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H-055-1: Wonsan: October─November 1950

United States Destroyer at Wonsan

United States Destroyer at Wonsan. Drawing, Pencil on Paper; by Hugh Cabot; 1952; Framed Dimensions 25H X 30W. (88-187-W)

H-Gram 055, Attachment 1

Samuel J. Cox, Director NHHC

October 2020


Planning for Wonsan Landings

With the success of the Inchon landings on 15 September 1950, the subsequent recapture of Seoul, the breakout of UN forces (U.S. Eighth Army and Republic of Korea (ROK) Army) from the Pusan Perimeter, and the collapse of decimated North Korean forces in the south, the strategic situation on the Korean Peninsula on 1 October 1950 was dramatically altered from only one month earlier when North Korean forces were still attacking the Pusan Perimeter. U.S. Commanders were then faced with the classic military question, “and then what?”.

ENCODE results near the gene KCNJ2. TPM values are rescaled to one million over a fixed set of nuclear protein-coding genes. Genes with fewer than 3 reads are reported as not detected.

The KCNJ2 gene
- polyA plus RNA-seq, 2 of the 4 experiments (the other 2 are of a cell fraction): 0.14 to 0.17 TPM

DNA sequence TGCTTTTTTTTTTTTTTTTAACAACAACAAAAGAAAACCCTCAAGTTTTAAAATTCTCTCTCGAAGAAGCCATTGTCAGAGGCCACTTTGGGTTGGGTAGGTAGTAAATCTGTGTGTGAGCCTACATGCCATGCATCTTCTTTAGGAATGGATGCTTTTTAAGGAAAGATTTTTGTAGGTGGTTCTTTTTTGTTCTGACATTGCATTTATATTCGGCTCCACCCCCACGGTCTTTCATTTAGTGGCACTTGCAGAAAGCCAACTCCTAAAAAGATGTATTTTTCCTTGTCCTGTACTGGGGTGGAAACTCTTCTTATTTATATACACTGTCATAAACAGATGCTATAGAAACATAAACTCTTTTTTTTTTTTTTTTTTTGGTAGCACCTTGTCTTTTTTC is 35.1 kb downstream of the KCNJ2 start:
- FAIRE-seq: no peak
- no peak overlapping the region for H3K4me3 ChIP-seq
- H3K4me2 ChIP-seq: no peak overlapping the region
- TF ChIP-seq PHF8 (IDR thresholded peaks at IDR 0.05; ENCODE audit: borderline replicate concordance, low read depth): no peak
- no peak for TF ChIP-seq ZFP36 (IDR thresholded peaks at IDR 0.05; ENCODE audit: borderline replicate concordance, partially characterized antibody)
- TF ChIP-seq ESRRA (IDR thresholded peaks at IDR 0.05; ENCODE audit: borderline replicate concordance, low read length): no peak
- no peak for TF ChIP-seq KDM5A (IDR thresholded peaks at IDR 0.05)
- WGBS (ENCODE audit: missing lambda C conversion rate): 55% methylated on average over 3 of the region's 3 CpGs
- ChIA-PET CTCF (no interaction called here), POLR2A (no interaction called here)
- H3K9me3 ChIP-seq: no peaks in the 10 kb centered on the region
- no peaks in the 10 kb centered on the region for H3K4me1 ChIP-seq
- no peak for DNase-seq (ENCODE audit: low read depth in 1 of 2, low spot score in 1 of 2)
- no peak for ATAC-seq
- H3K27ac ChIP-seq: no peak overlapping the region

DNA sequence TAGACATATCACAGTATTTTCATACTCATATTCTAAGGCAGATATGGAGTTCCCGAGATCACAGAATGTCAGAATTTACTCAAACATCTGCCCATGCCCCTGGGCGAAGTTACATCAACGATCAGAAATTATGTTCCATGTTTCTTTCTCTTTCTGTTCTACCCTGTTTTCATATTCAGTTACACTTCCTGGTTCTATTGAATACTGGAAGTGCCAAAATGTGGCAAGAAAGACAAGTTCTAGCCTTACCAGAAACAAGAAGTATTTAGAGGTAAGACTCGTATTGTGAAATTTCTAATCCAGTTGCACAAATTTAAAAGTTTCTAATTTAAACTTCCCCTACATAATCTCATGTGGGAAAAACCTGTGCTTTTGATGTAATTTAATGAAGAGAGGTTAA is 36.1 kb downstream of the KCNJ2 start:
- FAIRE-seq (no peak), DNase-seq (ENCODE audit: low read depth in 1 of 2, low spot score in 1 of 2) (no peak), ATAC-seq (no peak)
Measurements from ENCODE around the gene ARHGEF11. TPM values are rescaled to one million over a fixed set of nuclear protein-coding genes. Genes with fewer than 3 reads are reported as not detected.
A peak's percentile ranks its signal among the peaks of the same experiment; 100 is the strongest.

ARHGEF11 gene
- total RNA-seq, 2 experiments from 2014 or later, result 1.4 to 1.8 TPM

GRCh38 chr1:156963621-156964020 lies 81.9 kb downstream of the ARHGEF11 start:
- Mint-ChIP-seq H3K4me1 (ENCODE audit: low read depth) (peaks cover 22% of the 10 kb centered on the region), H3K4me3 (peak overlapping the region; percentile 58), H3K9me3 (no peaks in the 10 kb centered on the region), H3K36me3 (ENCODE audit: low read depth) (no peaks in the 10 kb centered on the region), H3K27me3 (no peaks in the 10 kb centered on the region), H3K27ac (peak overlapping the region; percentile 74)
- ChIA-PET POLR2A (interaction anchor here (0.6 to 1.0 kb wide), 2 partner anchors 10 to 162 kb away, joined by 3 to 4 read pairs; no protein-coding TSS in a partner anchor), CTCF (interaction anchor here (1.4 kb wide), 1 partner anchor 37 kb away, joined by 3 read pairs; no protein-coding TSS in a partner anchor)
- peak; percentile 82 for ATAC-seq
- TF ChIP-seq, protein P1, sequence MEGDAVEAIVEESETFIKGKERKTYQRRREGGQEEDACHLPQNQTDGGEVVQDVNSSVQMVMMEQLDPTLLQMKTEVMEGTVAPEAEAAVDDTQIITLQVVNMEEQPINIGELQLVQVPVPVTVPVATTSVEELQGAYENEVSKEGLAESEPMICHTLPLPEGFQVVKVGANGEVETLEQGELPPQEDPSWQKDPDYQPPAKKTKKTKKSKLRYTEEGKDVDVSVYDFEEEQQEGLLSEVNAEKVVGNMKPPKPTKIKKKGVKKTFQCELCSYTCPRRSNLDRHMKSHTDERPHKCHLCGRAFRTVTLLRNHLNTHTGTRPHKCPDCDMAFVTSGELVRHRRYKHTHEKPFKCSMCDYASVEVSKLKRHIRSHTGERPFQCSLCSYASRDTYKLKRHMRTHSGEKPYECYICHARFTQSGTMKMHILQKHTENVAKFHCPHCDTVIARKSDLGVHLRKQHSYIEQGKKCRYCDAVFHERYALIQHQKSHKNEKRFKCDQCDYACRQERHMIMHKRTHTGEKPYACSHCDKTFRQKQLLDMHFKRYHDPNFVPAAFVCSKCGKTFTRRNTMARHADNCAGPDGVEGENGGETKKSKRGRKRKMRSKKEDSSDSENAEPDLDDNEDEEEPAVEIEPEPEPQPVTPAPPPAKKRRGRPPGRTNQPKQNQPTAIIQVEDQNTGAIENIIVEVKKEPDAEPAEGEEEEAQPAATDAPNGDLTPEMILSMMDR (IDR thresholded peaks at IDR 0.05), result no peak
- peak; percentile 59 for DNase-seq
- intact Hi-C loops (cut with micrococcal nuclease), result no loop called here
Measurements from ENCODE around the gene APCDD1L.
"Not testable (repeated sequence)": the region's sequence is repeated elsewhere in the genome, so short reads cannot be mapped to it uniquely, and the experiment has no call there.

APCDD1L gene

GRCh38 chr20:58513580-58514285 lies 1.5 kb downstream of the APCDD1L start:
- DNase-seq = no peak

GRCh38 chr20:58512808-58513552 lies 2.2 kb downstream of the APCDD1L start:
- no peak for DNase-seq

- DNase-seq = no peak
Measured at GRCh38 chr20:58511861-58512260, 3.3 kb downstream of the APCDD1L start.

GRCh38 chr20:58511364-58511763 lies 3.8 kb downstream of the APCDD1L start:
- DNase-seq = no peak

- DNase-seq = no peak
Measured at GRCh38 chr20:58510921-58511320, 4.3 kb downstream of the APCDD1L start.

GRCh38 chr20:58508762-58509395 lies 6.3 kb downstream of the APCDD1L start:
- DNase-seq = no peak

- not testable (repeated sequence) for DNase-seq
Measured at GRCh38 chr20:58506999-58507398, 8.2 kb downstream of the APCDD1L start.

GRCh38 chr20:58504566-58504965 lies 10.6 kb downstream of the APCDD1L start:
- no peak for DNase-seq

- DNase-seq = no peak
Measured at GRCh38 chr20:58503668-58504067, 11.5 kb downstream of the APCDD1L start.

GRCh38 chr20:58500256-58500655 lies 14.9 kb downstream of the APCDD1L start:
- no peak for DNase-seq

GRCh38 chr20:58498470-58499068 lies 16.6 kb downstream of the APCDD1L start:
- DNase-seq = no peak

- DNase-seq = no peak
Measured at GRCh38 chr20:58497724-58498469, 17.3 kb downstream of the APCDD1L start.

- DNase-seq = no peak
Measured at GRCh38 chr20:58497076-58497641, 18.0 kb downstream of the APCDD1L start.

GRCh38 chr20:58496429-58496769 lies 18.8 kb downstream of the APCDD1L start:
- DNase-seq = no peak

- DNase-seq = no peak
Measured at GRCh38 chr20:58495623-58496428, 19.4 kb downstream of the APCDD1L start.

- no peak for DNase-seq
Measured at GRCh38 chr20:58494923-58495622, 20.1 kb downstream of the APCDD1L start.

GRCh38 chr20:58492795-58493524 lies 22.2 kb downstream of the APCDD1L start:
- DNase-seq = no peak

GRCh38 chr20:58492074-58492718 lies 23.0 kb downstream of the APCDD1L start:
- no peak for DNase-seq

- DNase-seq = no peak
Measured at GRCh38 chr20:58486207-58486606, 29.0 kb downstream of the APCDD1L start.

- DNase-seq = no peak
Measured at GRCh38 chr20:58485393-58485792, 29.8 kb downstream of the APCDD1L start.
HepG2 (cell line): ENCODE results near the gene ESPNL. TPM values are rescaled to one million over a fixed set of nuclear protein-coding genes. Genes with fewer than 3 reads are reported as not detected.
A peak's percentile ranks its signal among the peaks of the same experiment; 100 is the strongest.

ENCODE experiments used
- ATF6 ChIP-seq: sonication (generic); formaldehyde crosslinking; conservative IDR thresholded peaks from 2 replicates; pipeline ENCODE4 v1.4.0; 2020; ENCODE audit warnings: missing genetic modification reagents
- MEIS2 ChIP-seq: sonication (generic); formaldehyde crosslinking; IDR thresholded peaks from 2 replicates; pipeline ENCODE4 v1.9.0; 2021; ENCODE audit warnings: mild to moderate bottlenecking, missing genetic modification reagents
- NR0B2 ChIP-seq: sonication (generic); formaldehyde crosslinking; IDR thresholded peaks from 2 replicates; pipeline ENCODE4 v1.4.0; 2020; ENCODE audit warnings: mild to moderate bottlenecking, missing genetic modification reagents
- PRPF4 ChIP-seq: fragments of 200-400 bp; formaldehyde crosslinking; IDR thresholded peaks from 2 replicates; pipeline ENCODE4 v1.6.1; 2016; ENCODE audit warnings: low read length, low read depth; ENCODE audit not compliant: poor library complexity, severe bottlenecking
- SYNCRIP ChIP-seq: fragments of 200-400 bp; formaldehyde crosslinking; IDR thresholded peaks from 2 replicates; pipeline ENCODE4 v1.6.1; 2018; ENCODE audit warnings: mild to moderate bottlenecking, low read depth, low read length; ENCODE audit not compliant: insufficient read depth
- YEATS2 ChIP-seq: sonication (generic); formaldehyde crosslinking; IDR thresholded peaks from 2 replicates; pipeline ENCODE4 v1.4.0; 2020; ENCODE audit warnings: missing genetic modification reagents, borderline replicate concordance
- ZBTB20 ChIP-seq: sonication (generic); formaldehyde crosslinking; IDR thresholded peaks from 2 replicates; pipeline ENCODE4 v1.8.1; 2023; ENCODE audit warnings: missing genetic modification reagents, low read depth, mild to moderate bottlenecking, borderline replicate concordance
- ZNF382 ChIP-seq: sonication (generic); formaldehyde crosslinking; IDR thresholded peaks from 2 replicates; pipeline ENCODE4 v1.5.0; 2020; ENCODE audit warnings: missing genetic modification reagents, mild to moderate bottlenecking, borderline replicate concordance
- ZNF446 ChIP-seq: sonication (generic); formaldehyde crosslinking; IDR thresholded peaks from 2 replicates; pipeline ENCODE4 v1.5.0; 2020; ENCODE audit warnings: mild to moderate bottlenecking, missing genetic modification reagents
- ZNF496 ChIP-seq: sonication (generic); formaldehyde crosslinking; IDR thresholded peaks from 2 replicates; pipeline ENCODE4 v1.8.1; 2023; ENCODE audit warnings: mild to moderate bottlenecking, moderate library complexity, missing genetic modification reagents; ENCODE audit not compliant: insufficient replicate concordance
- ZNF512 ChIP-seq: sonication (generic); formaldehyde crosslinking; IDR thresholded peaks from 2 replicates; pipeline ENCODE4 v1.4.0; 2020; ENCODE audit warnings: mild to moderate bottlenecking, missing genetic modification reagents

The two basic options for concluding the war were to restore the status quo from before the war with North and South Korea at the 38th Parallel, or to continue offensive operations into North Korea to complete the destruction of the North Korean army. The first option still left a significant number of North Korean forces intact to cause trouble later. The second option carried risk of intervention by Communist Chinese or Soviet forces, or even worse, that the war might expand to Europe or even into a global conflict. Since the Soviets had produced their own atomic bomb in 1949, the risk of expanded conflict was profound.